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An Old Man’s First Memories of Lake City

by Richard La Sance

 

 

 

In 1947, my father’s doctor told him he needed to take a month off from work and relax. He had been to Lake City the year before and wanted to come back, so the day after my school was out for the summer we began our adventure. We had a 1941 Ford two-door sedan and limited funds, no camping equipment except a Coleman stove so innovation was required. We made a two-person sleeping bag by sewing a couple of quilts together. The front seat had independent bucket seat backs, which we removed and used as a bridge between the front and back seats bottoms. We made a box to fit on the floor between the front and back seat that would keep the seat backs from falling to the floor and made a less than level bed out of the seats. When we went to bed, we removed the seat backs, rolled out our sleeping bag, and emptied our pockets – placing the contents on the area below the back window. The box additionally served as a storage place for cans of Campbell Pork and Beans, Spam, etc. – our meals, excluding what we caught. Basically, we had fish three times a day.

 

The trip lasted six weeks, during which we supplemented our regular fish and canned-goods diet with hamburgers twice. Our other expenditure was gasoline, which at that time ran in the area of 13-cents a gallon or less. On Mondays, we washed our clothes by boiling water in a dish pan over a campfire and erecting a clothesline for drying. Daily bathing in a Colorado stream was, to say the least, an experience not to be forgotten. While in the Lake City area, we camped on the Cebolla River at the Hidden Valley Campground and in a cottonwood grove off of County Road 30, just south of Lake San Cristobal. The Red Mountain Gulch Day Area did not exist at that time.

 

The Central District of Lake City has not changed much since 1947, but the ownership of the businesses has changed a number of times. The Boettchler Building, Southern Vittles and the Back Country Navigator are new. The buildings that currently house Murphy Realty and Mean Jeans replace a group of quaint cabins that to me were more representative of the city. Lake City had limited electrical power, which to my memory was supplied by an individually owned diesel power plant and a gas generator. Twenty-five-watt lights were the maximum in use, with most of the power going to merchants needing refrigeration. At nine o’clock the lights wet out most nights.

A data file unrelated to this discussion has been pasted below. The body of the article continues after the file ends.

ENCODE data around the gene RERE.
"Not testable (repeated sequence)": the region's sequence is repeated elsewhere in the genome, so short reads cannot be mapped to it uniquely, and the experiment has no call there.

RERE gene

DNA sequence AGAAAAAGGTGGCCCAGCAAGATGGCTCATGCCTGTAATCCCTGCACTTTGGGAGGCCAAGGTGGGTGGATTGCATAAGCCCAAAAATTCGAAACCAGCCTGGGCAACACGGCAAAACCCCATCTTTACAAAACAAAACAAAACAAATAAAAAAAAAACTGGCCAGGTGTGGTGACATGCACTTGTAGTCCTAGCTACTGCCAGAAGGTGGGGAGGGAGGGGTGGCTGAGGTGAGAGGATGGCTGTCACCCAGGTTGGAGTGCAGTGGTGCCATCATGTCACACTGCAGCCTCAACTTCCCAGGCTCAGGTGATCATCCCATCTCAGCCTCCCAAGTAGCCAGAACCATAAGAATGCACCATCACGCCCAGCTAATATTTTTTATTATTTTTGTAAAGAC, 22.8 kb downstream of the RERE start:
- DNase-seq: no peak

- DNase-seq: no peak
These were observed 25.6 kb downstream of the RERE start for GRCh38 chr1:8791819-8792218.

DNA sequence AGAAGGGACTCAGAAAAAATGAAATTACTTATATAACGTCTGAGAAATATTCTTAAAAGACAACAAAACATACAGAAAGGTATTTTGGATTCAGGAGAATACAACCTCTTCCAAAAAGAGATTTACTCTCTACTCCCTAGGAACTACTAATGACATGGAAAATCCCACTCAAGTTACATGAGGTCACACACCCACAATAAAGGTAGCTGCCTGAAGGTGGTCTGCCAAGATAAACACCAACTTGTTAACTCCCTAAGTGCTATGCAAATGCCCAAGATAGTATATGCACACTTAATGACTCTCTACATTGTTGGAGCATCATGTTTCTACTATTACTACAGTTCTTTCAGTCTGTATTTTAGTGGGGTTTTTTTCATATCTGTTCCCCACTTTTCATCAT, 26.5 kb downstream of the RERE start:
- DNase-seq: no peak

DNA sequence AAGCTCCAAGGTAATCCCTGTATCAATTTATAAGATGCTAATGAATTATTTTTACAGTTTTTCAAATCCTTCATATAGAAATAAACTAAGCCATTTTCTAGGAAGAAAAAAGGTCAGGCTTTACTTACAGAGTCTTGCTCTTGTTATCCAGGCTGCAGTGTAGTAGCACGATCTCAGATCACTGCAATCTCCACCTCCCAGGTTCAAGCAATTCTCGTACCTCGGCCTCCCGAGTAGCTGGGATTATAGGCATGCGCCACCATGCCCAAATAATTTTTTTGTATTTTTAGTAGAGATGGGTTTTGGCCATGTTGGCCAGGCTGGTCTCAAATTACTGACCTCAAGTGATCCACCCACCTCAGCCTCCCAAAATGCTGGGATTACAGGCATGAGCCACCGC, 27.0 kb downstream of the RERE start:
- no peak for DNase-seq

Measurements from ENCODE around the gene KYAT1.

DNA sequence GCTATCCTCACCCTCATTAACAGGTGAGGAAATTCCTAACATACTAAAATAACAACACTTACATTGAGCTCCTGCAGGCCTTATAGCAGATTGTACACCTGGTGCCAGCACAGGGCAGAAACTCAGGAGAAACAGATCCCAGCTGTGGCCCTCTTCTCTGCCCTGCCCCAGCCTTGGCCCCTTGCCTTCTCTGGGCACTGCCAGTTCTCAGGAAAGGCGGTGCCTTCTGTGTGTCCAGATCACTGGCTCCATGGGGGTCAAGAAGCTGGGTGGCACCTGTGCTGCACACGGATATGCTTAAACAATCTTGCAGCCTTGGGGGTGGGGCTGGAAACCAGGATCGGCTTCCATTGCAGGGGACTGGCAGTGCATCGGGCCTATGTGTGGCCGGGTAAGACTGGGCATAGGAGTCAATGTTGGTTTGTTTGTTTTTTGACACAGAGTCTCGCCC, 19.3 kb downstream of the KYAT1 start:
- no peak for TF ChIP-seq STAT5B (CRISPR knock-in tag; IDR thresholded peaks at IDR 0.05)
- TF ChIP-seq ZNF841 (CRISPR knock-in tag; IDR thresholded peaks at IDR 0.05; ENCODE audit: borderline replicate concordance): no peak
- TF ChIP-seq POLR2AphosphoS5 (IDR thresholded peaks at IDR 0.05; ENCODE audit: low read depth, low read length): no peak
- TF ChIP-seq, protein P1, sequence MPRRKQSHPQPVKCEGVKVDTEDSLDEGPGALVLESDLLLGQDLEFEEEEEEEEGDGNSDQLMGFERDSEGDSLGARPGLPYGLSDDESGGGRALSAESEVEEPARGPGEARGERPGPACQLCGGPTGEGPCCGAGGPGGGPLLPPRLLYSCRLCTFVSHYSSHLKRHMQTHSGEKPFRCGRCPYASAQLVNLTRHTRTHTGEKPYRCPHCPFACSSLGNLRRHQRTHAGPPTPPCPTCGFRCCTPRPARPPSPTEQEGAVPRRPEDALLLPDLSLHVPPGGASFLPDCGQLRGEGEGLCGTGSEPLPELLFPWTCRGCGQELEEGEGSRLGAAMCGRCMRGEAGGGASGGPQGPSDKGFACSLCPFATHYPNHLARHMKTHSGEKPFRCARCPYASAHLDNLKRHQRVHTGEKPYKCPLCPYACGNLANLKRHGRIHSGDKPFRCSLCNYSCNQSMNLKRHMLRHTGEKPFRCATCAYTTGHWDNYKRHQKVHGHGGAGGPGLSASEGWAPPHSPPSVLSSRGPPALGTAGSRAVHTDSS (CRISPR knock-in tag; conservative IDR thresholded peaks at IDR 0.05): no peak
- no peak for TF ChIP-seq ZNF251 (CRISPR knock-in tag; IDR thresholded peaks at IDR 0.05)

Phone service was limited and was housed in the location of the current Smoke Shack Restaurant. The switchboard had many wires with which the operator connected the calling party with the party called. If we wanted to place a long distance call to Mother, it was necessary to come to the phone company and the call’s duration was limited. The original switchboard is currently located in the Lake City Museum.

 

Radio reception was nonexistent in the mountains until after dark or until you could find the perfect rock to set the radio on for reception. My dad liked to listen to the boxing matches at the time, frequently between the World Champion Joe Lewis and Jersey Joe Walcott. Mike Pavich owned the grocery store, liquor store, and had a theater located at the present Mary Stigall Theatre. We would go to the grocery store on fight nights as did many of the local citizens. Mr. Mike, as he was known I believe, was also the Mayor and always wore a white shirt with a narrow black tie. Our first hamburgers came after a number of weeks of only fish, beans and spam as our diet. We purchased hamburger meat at Mr. Mike’s, cooked it to just beyond raw, and had a fine meal.

 

One of Mike’s sons, Jesse, and his family owned the soda fountain located in the same location as the current soda fountain. We got there infrequently, as we ate mostly what we caught. A very nice lady, Mrs. Craig, owned what I recall was a drug store located in the current Lake City Shirt Company building. The Elk Horn Saloon, later to become a leather goods store, is now the location of the bank.

 

Camping in the cottonwood grove near us was Ernie Crumb and his wife. I loved to sit around the campfire and listen to Ernie’s stories. He had driven the stage between Rifle and Meeker; and, according to him, one winter night was so cold that, upon arrival, they had to lift him out of the boot. Another job he had was snowshoeing across country inspecting phone lines. Not sure when and where that took place. He also told of the time his tonsils swelled and became infected. He purported to go to a doctor who painted his tonsils with silver iodide. After leaving the office and reaching the street, he threw his tonsils up in the street.